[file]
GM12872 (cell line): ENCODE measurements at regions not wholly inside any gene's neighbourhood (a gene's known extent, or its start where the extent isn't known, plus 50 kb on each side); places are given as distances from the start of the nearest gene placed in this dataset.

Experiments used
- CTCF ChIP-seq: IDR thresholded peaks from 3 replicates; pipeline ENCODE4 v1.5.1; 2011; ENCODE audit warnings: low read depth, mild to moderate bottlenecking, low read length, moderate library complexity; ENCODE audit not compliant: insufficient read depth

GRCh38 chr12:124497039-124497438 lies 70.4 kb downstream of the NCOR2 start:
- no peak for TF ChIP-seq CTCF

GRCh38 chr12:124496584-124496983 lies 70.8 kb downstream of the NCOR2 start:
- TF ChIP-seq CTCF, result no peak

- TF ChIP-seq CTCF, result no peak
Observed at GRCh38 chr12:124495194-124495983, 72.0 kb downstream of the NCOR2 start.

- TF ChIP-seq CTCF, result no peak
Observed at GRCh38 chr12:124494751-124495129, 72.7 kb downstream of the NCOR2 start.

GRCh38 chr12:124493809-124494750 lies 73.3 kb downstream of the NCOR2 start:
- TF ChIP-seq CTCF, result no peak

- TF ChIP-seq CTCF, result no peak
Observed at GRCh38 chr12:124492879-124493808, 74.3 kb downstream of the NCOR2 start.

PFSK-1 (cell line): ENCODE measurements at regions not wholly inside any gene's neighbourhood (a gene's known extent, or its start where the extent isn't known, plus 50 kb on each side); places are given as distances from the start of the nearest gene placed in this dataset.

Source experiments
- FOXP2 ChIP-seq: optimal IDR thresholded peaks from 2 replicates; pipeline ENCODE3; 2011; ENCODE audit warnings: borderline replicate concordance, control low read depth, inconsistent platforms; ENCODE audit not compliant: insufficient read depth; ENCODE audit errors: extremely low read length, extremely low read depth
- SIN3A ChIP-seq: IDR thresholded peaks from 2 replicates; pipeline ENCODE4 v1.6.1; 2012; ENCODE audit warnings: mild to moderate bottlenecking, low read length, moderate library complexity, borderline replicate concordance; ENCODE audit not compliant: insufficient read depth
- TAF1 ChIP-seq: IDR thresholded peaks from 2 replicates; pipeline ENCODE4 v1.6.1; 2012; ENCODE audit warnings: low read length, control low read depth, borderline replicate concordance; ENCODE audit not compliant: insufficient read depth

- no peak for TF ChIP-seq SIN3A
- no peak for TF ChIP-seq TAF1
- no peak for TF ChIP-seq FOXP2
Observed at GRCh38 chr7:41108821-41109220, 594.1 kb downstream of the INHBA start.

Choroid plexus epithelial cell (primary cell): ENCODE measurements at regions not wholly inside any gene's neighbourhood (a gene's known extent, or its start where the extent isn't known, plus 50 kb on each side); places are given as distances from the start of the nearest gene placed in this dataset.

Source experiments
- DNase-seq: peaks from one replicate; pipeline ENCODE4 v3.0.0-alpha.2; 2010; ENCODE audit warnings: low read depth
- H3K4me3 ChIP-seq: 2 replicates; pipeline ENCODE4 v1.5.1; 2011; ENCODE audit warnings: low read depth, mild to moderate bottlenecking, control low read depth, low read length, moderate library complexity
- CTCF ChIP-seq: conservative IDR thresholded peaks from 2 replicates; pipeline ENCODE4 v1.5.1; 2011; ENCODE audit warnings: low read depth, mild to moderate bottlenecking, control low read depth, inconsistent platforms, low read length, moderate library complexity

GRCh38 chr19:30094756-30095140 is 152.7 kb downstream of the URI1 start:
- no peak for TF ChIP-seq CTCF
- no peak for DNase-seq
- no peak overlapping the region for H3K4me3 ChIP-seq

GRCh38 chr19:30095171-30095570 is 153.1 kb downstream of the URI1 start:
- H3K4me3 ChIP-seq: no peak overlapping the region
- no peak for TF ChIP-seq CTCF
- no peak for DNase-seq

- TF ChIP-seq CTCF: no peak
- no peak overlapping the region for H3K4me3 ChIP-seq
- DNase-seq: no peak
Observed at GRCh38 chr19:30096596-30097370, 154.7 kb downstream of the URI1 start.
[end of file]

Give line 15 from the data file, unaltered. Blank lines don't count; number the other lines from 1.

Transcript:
Observed at GRCh38 chr12:124492879-124493808, 74.3 kb downstream of the NCOR2 start.